Besides his scholarship offered by Yale, Li also received a Petal Education Foundation scholarship and an American Legion Boys State program scholarship.
Li feels it will be hard being away from his family, but says he’s been away from them a lot with school trips and such. “But this will be the first time I’ve ever lived away from them.”
Complimentary of the Petal School District and all it has offered him, Li feels like he has the necessary skills to succeed in life.
“I’m not sure how it works in other school districts, but the Petal community is really involved (with the school district),” he said. “Teachers really care about you. Seeing teachers who have made an impact, that’s really special.” And he has a lot of favorites.
He noted the Petal Panther spirit is also important to school life and things like Relay for Life, where the community astmosphere abounds, as well as other activities. He said the Head Start program he attended was near the Center for Families and Children, so that was also a positive in his learning process..
As a member of FBLA (Future Business Leaders of America), Li enjoyed competing as a member of the group at national competitions in Chicago, Atlanta and Anaheim, Calif. through the program.
Li is also a member of the Petal Ambassadors, a group of high school students who assist with a variety of school and community-related events, such as orientation for freshmen and Chamber of Commerce events.
“It’s nice to give back to the community,” he said.
Li recently took part in Literacy Night, and has helped out at the Center for Families and Children. “It’s nice to go back and help other students with the program that helped me so much,” he said. This year he was invited to speak during two of the meetings.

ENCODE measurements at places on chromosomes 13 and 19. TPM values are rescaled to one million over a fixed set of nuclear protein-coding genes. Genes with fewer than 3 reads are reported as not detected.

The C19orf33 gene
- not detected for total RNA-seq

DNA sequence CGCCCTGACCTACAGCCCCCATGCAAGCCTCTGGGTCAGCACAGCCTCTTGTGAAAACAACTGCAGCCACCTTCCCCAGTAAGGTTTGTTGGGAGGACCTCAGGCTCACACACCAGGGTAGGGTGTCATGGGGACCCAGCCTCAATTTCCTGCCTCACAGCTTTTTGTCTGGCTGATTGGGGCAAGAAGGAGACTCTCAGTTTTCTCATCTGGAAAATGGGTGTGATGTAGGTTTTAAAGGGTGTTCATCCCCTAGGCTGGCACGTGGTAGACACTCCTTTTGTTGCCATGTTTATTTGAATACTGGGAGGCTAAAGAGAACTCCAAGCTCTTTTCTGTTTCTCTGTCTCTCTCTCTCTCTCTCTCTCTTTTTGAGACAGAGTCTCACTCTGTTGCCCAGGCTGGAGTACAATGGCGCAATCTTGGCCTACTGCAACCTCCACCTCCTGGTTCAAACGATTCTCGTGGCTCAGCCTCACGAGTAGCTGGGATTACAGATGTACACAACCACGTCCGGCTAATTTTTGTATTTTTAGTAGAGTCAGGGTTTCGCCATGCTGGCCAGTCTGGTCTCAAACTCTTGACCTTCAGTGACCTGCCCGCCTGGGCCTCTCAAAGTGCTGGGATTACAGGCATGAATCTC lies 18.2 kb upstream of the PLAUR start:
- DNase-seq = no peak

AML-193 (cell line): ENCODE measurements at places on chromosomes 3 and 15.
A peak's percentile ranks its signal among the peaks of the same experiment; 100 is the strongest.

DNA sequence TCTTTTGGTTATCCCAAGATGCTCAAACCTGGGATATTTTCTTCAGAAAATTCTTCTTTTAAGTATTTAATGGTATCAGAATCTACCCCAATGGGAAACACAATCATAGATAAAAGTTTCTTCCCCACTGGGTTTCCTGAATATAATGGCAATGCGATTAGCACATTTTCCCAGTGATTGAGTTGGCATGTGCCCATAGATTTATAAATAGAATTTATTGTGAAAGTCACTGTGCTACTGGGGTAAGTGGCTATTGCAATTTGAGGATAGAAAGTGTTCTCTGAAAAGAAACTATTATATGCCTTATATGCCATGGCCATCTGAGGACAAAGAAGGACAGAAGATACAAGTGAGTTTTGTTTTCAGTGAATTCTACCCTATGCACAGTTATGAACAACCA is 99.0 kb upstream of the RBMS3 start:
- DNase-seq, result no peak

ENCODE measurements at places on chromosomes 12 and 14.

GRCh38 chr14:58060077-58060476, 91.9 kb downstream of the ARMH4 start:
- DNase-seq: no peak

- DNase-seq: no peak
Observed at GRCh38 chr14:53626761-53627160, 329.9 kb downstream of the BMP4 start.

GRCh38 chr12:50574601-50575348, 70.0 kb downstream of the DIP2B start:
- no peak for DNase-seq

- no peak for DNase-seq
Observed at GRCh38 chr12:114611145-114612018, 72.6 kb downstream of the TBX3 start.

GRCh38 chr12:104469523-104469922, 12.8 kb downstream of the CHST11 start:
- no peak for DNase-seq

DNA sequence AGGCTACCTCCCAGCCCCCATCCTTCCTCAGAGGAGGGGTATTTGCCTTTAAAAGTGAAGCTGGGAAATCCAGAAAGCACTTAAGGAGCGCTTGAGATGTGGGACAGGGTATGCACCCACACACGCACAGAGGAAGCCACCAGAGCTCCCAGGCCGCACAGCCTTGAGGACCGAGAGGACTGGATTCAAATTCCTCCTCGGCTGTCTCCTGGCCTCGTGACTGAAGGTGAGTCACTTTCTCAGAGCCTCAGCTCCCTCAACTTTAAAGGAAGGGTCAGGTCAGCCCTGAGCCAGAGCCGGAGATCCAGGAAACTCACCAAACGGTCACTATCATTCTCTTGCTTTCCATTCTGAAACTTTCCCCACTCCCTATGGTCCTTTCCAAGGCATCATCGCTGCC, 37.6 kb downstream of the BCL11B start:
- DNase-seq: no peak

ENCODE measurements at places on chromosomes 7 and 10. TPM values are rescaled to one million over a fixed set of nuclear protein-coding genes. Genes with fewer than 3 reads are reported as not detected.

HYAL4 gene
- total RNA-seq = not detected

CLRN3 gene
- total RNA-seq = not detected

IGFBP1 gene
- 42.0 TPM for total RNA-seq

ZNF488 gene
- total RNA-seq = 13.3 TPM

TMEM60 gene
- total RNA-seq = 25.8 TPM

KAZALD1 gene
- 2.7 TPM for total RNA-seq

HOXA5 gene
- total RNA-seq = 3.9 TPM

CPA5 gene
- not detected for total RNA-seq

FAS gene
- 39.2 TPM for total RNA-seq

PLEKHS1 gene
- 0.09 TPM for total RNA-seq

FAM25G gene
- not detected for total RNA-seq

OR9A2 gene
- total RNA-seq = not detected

As Li talks about school, the school librarian comes around and thanks him for the help with the plastic bottles, complimenting him on the great job he did. It seems that after visiting his aunt in New York City, where he said they do a really good job of recycling, he came back home wanting to continue being earth-friendly.
“I helped expand the school’s recycling program after talking with the principal,” Li said. “I did it through the Beta Club and want to talk to them about expanding the program even more and get people to recycle at home.”
Li has always enjoyed attending school, except for the latest bout of senioritis.
A self-proclaimed Star Wars hater, he was pushed by a group of friends to watch the movies. “I’m a big Star Wars fan now,” he said.
During Thursday night’s graduation at Reed Green Coliseum, Li will be addressing his fellow classmates, family and friends during a speech he’s prepared on a variety of topics.
Following graduation, Li is thinking about traveling to China to see family before college starts in mid-August. And there will probably be some days and night working in the restaurant, which he and his siblings have been doing since they were 10.